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J Vasc Surg. 1995 Jan;21(1):57-69; discussion 70.

Arterial injuries in the thoracic outlet syndrome.

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  • 1Department of Surgery, Northwestern University Medical School, Chicago, Illinois 60611.

Abstract

PURPOSE:

This article reviews experience with arterial injury caused by thoracic outlet syndrome. Special emphasis is placed on the influence of athletic or work activities on the axillary-subclavian artery system and the mechanism by which the humeral head compresses the axillary artery and the circumflex humeral arterial branches.

METHODS:

Retrospective review identified 34 patients (age range 13 to 67 years) treated for upper extremity symptoms or ischemic complications of thoracic outlet syndrome from 1983 to 1993. Evaluation included assessment of occupational and recreational activities plus duplex ultrasonography and contrast arteriography with positional maneuvers.

RESULTS:

Twenty-two patients (27 arms) had subclavian artery injury, which was most commonly caused by compression by a bony abnormality (cervical rib, 16; anomalous first rib, two; cervical rib and anomalous first rib, two). Fourteen of the 27 arms had distal embolization. All 27 had surgical decompression of the subclavian artery; 15 required concomitant arterial reconstruction. Twelve additional patients (nine athletes) had axillary artery involvement, all from arterial compression by the head of the humerus during abduction maneuvers; all had concomitant compression of the posterior circumflex humeral artery. Axillary arterial injury included thrombosis (one), aneurysm (two), and symptomatic extrinsic compression only (nine). Five patients with axillary artery involvement were treated without a surgical procedure; of the remainder, three underwent decompression procedures only, and four had direct arterial repair. In both groups all subclavian and axillary artery reconstructions were patent at last follow-up examination (mean 31 months).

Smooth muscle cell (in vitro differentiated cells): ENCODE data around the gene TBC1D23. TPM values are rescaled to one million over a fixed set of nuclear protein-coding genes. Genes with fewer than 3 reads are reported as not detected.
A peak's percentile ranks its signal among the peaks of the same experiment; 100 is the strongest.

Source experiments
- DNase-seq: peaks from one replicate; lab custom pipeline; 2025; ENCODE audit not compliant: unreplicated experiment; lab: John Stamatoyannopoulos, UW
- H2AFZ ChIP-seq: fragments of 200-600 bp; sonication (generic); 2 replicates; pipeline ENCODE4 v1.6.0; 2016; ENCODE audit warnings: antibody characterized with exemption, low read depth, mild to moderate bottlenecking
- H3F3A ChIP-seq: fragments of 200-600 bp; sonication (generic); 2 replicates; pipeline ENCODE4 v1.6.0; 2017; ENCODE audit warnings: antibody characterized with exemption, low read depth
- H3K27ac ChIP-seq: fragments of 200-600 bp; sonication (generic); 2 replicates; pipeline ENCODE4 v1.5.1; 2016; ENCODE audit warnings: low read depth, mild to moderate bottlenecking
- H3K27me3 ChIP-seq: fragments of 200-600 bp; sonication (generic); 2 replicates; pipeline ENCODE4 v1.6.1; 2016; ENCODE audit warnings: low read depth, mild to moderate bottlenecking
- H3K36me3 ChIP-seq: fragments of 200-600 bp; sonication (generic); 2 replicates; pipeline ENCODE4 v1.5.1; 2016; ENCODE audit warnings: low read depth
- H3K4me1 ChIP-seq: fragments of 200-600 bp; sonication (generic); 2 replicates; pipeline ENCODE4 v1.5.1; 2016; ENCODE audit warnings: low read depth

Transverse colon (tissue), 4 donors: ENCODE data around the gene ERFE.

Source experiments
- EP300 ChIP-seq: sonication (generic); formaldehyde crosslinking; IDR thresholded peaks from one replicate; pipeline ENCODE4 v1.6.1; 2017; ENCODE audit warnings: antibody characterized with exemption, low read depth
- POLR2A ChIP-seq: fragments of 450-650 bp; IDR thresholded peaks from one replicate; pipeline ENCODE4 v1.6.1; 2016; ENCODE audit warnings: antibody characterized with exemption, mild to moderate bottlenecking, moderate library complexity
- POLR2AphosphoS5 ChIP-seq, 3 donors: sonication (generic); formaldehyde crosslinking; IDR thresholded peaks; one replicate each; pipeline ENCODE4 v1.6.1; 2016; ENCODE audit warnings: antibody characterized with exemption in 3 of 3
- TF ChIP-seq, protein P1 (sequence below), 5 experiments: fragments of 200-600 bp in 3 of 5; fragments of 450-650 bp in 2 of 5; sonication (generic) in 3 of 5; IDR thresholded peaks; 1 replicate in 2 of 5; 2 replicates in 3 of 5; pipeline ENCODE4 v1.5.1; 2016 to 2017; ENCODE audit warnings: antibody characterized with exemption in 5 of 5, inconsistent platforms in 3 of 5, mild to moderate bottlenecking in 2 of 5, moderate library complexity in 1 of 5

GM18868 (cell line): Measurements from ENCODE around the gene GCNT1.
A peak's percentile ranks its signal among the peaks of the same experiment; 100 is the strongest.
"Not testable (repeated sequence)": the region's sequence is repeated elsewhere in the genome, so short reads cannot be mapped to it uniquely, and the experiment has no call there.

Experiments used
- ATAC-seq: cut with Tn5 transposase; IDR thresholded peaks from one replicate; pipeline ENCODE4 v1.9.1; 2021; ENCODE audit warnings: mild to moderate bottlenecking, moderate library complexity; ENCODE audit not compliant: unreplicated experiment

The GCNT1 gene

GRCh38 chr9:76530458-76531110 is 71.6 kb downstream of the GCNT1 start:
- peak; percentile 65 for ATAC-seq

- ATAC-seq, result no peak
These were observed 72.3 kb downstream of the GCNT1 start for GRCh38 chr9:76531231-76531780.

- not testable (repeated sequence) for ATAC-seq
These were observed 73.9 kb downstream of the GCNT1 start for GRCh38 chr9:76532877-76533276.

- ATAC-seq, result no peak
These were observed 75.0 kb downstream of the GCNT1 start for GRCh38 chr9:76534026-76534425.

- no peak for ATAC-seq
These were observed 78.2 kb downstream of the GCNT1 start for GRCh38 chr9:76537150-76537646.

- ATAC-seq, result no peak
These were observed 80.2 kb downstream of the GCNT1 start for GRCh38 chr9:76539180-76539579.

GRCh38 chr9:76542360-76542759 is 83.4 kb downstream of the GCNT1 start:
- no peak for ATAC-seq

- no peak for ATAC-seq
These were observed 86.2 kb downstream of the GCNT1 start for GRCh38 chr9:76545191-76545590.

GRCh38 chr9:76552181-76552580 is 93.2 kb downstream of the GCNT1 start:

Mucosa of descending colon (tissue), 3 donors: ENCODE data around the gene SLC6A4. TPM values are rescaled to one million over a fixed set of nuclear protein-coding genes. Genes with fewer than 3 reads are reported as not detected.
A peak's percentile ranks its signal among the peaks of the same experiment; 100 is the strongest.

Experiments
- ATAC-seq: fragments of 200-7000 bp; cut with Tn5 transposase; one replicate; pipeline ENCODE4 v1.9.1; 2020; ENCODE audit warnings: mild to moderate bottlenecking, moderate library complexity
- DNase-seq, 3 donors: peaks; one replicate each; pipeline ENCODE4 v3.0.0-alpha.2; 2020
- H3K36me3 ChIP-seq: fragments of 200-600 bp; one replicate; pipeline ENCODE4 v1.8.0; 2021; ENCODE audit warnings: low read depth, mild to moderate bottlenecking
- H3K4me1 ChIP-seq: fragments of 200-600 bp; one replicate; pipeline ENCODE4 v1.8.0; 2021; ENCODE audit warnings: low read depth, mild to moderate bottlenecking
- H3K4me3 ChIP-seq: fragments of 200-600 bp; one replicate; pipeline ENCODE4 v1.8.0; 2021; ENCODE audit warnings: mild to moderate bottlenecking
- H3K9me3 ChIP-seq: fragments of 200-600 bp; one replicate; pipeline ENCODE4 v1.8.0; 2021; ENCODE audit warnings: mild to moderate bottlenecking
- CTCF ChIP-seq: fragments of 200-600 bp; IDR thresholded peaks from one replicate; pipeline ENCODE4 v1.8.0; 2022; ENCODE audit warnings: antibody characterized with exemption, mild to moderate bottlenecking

CONCLUSION:

Most patients with thoracic outlet syndrome who have arterial involvement have a bony anomaly causing subclavian artery compression. This study demonstrates that humeral head compression of the axillary artery and its circumflex branches is a surprisingly common pathologic mechanism. Awareness of this condition affords a better therapeutic approach to arterial injuries caused by thoracic outlet syndrome.

PMID:
7823362
[PubMed - indexed for MEDLINE]
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